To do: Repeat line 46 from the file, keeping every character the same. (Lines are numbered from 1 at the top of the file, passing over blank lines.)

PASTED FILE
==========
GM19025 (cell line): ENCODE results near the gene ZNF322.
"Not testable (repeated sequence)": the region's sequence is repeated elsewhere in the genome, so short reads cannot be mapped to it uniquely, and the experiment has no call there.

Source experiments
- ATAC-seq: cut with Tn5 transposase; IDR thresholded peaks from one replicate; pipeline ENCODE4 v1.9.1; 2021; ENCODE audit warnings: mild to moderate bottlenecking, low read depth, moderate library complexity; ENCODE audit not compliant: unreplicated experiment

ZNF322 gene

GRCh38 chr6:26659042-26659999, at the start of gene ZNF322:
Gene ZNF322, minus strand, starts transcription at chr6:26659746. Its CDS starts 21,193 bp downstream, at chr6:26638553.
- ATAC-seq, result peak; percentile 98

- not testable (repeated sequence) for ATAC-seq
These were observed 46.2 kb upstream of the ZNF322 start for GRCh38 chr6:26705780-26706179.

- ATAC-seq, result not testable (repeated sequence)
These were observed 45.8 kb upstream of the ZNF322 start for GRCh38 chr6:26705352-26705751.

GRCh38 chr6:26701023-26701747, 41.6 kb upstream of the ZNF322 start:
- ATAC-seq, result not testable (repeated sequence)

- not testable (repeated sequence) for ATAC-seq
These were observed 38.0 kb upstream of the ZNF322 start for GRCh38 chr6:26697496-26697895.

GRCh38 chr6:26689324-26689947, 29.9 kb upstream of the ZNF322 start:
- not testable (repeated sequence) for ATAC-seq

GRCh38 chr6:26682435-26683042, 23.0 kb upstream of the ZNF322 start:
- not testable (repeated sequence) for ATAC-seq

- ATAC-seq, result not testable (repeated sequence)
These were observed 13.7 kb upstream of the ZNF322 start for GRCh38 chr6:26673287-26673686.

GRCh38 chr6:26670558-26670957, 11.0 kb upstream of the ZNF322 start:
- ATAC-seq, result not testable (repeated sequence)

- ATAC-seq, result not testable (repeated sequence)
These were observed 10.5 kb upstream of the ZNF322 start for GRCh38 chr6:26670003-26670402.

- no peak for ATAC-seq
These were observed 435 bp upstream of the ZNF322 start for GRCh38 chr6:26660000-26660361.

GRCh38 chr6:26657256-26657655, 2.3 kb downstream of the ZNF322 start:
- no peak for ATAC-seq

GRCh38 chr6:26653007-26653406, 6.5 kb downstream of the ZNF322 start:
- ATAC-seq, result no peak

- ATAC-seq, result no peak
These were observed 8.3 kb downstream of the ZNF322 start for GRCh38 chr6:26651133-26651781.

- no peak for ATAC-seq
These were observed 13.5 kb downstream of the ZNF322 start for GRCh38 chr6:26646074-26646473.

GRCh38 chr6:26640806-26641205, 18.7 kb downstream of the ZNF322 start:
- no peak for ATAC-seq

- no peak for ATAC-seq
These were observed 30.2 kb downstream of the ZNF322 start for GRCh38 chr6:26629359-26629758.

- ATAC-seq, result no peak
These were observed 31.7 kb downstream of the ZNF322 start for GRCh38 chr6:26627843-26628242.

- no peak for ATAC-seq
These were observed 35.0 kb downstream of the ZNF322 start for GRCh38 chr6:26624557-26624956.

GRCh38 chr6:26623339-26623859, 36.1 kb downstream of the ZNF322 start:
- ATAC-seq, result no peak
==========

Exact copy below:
- ATAC-seq, result no peak